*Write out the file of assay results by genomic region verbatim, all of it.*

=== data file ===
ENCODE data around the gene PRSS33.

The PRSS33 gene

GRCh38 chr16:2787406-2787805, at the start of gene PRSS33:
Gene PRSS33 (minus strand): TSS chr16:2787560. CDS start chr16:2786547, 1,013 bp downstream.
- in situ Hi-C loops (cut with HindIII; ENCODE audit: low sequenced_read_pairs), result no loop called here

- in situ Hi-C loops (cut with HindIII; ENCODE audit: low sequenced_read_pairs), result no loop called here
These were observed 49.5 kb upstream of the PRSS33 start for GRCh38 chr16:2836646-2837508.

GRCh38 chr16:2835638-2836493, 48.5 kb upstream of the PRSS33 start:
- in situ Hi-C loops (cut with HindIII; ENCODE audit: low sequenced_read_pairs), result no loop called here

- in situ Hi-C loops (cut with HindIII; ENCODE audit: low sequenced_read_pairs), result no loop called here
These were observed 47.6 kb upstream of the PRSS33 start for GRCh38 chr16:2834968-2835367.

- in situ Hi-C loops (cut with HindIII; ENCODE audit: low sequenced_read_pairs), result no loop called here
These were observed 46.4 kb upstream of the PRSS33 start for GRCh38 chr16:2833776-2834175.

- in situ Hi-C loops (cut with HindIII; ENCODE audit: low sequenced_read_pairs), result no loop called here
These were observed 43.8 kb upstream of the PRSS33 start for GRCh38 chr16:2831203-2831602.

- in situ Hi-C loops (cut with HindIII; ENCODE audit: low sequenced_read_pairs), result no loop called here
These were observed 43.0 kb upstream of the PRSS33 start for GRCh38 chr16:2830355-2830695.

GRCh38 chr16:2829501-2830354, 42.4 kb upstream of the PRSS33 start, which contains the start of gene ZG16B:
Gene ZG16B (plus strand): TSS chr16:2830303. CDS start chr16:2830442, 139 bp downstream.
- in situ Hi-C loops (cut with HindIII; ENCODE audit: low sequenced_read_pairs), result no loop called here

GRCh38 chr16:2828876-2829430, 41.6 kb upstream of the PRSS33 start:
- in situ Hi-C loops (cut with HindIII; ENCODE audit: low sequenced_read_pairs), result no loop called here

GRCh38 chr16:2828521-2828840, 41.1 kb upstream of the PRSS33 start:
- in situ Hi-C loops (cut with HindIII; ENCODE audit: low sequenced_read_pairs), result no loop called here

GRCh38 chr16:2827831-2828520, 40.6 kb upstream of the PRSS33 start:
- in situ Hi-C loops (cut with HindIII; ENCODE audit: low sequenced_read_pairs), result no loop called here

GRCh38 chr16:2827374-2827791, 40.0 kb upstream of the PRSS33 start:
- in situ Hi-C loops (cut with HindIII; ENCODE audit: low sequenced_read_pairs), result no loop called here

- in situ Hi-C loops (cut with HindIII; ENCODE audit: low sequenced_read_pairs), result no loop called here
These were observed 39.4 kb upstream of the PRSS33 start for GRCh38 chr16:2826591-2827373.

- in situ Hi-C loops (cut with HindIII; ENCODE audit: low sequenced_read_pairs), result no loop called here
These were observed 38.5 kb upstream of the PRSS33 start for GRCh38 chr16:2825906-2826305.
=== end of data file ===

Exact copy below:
ENCODE data around the gene PRSS33.

The PRSS33 gene

GRCh38 chr16:2787406-2787805, at the start of gene PRSS33:
Gene PRSS33 (minus strand): TSS chr16:2787560. CDS start chr16:2786547, 1,013 bp downstream.
- in situ Hi-C loops (cut with HindIII; ENCODE audit: low sequenced_read_pairs), result no loop called here

- in situ Hi-C loops (cut with HindIII; ENCODE audit: low sequenced_read_pairs), result no loop called here
These were observed 49.5 kb upstream of the PRSS33 start for GRCh38 chr16:2836646-2837508.

GRCh38 chr16:2835638-2836493, 48.5 kb upstream of the PRSS33 start:
- in situ Hi-C loops (cut with HindIII; ENCODE audit: low sequenced_read_pairs), result no loop called here

- in situ Hi-C loops (cut with HindIII; ENCODE audit: low sequenced_read_pairs), result no loop called here
These were observed 47.6 kb upstream of the PRSS33 start for GRCh38 chr16:2834968-2835367.

- in situ Hi-C loops (cut with HindIII; ENCODE audit: low sequenced_read_pairs), result no loop called here
These were observed 46.4 kb upstream of the PRSS33 start for GRCh38 chr16:2833776-2834175.

- in situ Hi-C loops (cut with HindIII; ENCODE audit: low sequenced_read_pairs), result no loop called here
These were observed 43.8 kb upstream of the PRSS33 start for GRCh38 chr16:2831203-2831602.

- in situ Hi-C loops (cut with HindIII; ENCODE audit: low sequenced_read_pairs), result no loop called here
These were observed 43.0 kb upstream of the PRSS33 start for GRCh38 chr16:2830355-2830695.

GRCh38 chr16:2829501-2830354, 42.4 kb upstream of the PRSS33 start, which contains the start of gene ZG16B:
Gene ZG16B (plus strand): TSS chr16:2830303. CDS start chr16:2830442, 139 bp downstream.
- in situ Hi-C loops (cut with HindIII; ENCODE audit: low sequenced_read_pairs), result no loop called here

GRCh38 chr16:2828876-2829430, 41.6 kb upstream of the PRSS33 start:
- in situ Hi-C loops (cut with HindIII; ENCODE audit: low sequenced_read_pairs), result no loop called here

GRCh38 chr16:2828521-2828840, 41.1 kb upstream of the PRSS33 start:
- in situ Hi-C loops (cut with HindIII; ENCODE audit: low sequenced_read_pairs), result no loop called here

GRCh38 chr16:2827831-2828520, 40.6 kb upstream of the PRSS33 start:
- in situ Hi-C loops (cut with HindIII; ENCODE audit: low sequenced_read_pairs), result no loop called here

GRCh38 chr16:2827374-2827791, 40.0 kb upstream of the PRSS33 start:
- in situ Hi-C loops (cut with HindIII; ENCODE audit: low sequenced_read_pairs), result no loop called here

- in situ Hi-C loops (cut with HindIII; ENCODE audit: low sequenced_read_pairs), result no loop called here
These were observed 39.4 kb upstream of the PRSS33 start for GRCh38 chr16:2826591-2827373.

- in situ Hi-C loops (cut with HindIII; ENCODE audit: low sequenced_read_pairs), result no loop called here
These were observed 38.5 kb upstream of the PRSS33 start for GRCh38 chr16:2825906-2826305.